Cooking Wild: Duck With Wild Cranberry Drizzle

DEPT_cooking-wildThis is a delectable dish for the waterfowler who wants to showcase duck in gourmet fashion.

It calls for just the breast and the recipe is best suited for one or two plump prairie-fed birds that have fattened themselves up nicely on grain and have been plucked instead of skinned.

Don’t fret if your ducks are skinned or skinnier, for that matter, for you can increase the number of breasts used and butter them up a little to keep meat moist upon cooking.

Nothing complements duck better than a sweet, tart sauce made from wild cranberries, which belong to the honeysuckle family (viburnum species). There are various members growing in Canada but the most common type found in Western woodlands is the “high-bush” cranberry.

You’ll find them flourishing on moist grounds along lakeshores, riversides, in bogs, edges of marshlands and in mixed deciduous forests.

The high-bush cranberry grows on shrubs that can reach about eight to 10 feet tall, but most brushes are somewhat shorter. The juicy, tart berries have one flat seed inside and grow in clusters. They ripen in late summer to early fall and those that aren’t eaten by birds and animals often remain on bare branches all winter long.

Once you’ve tickled your taste buds with wild cranberries you’ll want to keep your eyes open for them and, good news is, I’ve even had luck gathering cranberries from the same marshlands where a supper’s worth of ducks were harvested. Now, in my book, that’s the ultimate duck-hunting day.

Prepare the Duck Breasts

  • 2 to 4 duck breasts (serves 2 to 4 depending on size of the birds)

With a sharp knife, score each breast down the middle by making parallel cuts in the skin about one quarter inch apart. Now cut slits crossways to make a grid pattern. Put breasts skin side down in a flat shallow dish. (If using skinned birds, instead of scoring, make a couple deep slits in each breast and fill with the slat with hard butter).

Mix together one-cup white wine, three tablespoons soy sauce, three tablespoons fresh squeezed lemon juice and a teaspoon each of grated lemon zest and grated ginger. Pour over the duck, cover and refrigerate for several hours, turning occasionally.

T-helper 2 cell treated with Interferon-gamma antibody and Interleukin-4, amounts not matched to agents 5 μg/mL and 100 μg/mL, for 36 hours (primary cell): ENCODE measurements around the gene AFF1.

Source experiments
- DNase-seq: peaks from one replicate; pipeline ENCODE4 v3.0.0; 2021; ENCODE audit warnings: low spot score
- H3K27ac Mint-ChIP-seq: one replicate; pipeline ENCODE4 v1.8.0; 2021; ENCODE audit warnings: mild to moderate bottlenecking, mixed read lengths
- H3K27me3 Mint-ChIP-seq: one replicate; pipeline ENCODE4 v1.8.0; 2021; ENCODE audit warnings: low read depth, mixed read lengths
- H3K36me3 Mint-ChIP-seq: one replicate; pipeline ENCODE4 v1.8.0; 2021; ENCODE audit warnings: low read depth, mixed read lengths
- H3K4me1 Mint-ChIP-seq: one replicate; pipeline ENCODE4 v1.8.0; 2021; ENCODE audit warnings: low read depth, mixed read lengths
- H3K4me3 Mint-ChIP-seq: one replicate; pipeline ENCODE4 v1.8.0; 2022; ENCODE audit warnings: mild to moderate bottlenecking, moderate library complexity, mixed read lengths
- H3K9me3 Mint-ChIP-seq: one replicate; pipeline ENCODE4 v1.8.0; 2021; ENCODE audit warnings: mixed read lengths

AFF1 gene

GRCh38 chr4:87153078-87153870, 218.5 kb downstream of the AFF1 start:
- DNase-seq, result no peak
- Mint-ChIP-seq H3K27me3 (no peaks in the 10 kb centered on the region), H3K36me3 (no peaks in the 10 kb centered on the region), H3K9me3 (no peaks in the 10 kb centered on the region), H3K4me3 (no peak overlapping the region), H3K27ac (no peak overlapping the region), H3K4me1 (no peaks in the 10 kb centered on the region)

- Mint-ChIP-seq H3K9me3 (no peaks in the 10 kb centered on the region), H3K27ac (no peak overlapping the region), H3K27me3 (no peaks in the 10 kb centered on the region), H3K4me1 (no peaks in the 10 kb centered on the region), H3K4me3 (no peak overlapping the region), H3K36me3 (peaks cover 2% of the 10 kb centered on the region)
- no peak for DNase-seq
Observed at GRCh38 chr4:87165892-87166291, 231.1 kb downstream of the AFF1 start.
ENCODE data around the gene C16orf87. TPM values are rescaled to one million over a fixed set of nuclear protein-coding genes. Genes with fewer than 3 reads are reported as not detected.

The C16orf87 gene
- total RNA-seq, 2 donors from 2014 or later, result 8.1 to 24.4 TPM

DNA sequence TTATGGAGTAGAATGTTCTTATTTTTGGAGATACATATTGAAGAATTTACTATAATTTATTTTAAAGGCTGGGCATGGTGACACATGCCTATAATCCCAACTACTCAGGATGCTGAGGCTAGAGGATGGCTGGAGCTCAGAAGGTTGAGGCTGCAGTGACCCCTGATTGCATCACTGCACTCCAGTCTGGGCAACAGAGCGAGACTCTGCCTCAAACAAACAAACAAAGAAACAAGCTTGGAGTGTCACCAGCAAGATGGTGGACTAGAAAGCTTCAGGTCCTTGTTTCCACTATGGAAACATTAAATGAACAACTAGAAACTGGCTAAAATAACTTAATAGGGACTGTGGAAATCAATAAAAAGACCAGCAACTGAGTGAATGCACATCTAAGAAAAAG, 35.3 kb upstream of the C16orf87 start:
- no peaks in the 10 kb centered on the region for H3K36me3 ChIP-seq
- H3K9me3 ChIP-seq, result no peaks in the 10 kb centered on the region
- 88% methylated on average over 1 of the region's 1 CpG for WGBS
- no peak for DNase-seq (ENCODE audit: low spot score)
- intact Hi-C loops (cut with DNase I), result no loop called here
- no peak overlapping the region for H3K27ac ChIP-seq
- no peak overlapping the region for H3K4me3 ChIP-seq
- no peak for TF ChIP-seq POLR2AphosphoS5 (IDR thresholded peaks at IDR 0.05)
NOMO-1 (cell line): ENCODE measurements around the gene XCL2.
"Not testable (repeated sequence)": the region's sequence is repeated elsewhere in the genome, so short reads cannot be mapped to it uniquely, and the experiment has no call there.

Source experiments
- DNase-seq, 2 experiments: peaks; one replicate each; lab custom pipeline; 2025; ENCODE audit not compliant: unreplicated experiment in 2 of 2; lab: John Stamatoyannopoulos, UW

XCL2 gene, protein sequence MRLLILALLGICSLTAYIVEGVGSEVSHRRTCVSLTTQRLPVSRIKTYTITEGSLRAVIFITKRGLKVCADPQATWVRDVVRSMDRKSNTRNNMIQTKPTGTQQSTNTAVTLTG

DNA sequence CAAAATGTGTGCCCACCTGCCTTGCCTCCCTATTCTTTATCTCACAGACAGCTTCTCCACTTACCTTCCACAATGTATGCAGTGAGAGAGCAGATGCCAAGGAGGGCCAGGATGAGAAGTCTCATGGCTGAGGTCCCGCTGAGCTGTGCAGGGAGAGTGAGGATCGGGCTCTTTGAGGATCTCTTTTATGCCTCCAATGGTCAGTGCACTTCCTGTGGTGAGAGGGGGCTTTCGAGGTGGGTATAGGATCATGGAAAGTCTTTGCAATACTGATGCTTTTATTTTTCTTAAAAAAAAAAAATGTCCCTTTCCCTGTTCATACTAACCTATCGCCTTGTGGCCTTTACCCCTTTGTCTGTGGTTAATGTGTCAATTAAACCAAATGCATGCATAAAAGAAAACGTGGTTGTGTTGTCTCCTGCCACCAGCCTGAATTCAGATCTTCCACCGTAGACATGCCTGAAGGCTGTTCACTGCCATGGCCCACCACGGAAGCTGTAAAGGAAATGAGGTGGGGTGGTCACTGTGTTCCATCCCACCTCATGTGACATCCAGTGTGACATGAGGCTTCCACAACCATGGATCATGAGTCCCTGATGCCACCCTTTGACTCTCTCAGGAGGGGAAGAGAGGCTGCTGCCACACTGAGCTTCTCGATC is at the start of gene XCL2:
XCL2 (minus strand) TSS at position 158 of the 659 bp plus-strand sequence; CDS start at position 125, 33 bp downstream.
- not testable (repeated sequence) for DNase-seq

Preheat a non-stick skillet and sear breasts skin-side (or buttered-side) down, over high heat for four to five minutes. Turn and sear other side. Add the marinade and cook over high heat until liquid is reduced to about one-quarter cup.

Place duck in buttered baking dish or roasting pan—skin-side or buttered-side up.  Pour remaining cooking liquid into bottom of pan. Roast uncovered in preheated 400 degrees Fahrenheit oven for eight to 10 minutes or until internal temperature reaches 70 degrees Celsius (158 F) and meat is tender. Do not overcook or the meat will dry out.

Transfer duck to serving platter. Drizzle the wild cranberry sauce (see recipe) over top and garnish with a few whole cranberries, if desired. Goes great with wild rice on the side, white wine for toasting the feast and lots of duck talk…

Wild Cranberry Drizzle

  • 1 cup wild cranberries
  • 1 cup water
  • 3 tablespoons sherry
  • 1 teaspoon finely grated orange zest
  • ½ cup honey (more or less to suit taste)
  • 1 tablespoon cornstarch blended into 3 tablespoons wate

Put cranberries in sauce pan, add water, juice and zest and bring to a boil. Simmer three minutes or until skin pops on the berries. Mash several times with a fork to help bust the berries open. Strain through a sieve, forcing juice out of the berries with the back of a spoon. Discard skins and seeds. You should have one cup of juice, add a little water if needed to make the measure. Add honey and bring to a boil. Stir in cornstarch mixture and cook, stirring constantly, until thick, smooth and clear.

Note: you can use 1 cup of store-bought fresh or frozen cranberries in place of the wild cranberries. Since they are much harder and less juicy, you may need to increase the water and the cooking time.

Are you looking for more duck recipes?

Join Us On Facebook!

Do You Like What You’re Reading? Subscribe To Western Sportsman Print Edition Today!

 

 

 

 

This entry was posted in Articles, Bird, Hunting and tagged , , . Bookmark the permalink.


Comments are closed.